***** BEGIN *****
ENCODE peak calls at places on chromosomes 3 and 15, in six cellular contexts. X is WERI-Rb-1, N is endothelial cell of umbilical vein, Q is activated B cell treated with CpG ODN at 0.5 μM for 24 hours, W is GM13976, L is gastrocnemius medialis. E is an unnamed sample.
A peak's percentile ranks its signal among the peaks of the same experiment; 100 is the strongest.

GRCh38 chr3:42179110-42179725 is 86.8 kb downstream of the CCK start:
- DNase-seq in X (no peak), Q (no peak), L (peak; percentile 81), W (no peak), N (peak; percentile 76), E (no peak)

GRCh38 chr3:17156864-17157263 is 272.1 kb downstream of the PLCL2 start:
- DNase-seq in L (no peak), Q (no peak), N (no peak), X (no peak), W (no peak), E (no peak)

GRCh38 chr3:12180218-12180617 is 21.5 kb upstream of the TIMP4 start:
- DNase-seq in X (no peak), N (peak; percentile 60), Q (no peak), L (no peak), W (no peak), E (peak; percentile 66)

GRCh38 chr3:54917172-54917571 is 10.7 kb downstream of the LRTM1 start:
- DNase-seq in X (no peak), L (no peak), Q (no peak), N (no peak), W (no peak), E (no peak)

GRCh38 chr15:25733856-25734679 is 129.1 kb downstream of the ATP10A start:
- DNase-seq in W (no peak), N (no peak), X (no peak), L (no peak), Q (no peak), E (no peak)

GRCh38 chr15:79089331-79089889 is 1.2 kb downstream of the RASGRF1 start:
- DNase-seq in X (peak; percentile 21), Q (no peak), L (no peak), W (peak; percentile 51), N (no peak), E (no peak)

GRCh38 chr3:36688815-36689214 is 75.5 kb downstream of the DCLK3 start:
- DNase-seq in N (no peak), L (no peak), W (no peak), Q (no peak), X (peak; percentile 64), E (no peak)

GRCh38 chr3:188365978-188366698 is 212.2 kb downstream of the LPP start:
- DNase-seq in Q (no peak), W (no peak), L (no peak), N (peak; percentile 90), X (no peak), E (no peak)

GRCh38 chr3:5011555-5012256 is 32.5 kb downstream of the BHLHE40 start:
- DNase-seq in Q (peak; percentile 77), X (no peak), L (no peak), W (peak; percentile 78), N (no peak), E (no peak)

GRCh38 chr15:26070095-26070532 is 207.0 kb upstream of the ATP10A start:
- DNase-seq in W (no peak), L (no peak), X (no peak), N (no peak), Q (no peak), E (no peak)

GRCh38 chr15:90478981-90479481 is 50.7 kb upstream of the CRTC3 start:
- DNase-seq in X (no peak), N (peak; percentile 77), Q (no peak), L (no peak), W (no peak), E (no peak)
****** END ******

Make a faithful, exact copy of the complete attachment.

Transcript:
ENCODE peak calls at places on chromosomes 3 and 15, in six cellular contexts. X is WERI-Rb-1, N is endothelial cell of umbilical vein, Q is activated B cell treated with CpG ODN at 0.5 μM for 24 hours, W is GM13976, L is gastrocnemius medialis. E is an unnamed sample.
A peak's percentile ranks its signal among the peaks of the same experiment; 100 is the strongest.

GRCh38 chr3:42179110-42179725 is 86.8 kb downstream of the CCK start:
- DNase-seq in X (no peak), Q (no peak), L (peak; percentile 81), W (no peak), N (peak; percentile 76), E (no peak)

GRCh38 chr3:17156864-17157263 is 272.1 kb downstream of the PLCL2 start:
- DNase-seq in L (no peak), Q (no peak), N (no peak), X (no peak), W (no peak), E (no peak)

GRCh38 chr3:12180218-12180617 is 21.5 kb upstream of the TIMP4 start:
- DNase-seq in X (no peak), N (peak; percentile 60), Q (no peak), L (no peak), W (no peak), E (peak; percentile 66)

GRCh38 chr3:54917172-54917571 is 10.7 kb downstream of the LRTM1 start:
- DNase-seq in X (no peak), L (no peak), Q (no peak), N (no peak), W (no peak), E (no peak)

GRCh38 chr15:25733856-25734679 is 129.1 kb downstream of the ATP10A start:
- DNase-seq in W (no peak), N (no peak), X (no peak), L (no peak), Q (no peak), E (no peak)

GRCh38 chr15:79089331-79089889 is 1.2 kb downstream of the RASGRF1 start:
- DNase-seq in X (peak; percentile 21), Q (no peak), L (no peak), W (peak; percentile 51), N (no peak), E (no peak)

GRCh38 chr3:36688815-36689214 is 75.5 kb downstream of the DCLK3 start:
- DNase-seq in N (no peak), L (no peak), W (no peak), Q (no peak), X (peak; percentile 64), E (no peak)

GRCh38 chr3:188365978-188366698 is 212.2 kb downstream of the LPP start:
- DNase-seq in Q (no peak), W (no peak), L (no peak), N (peak; percentile 90), X (no peak), E (no peak)

GRCh38 chr3:5011555-5012256 is 32.5 kb downstream of the BHLHE40 start:
- DNase-seq in Q (peak; percentile 77), X (no peak), L (no peak), W (peak; percentile 78), N (no peak), E (no peak)

GRCh38 chr15:26070095-26070532 is 207.0 kb upstream of the ATP10A start:
- DNase-seq in W (no peak), L (no peak), X (no peak), N (no peak), Q (no peak), E (no peak)

GRCh38 chr15:90478981-90479481 is 50.7 kb upstream of the CRTC3 start:
- DNase-seq in X (no peak), N (peak; percentile 77), Q (no peak), L (no peak), W (no peak), E (no peak)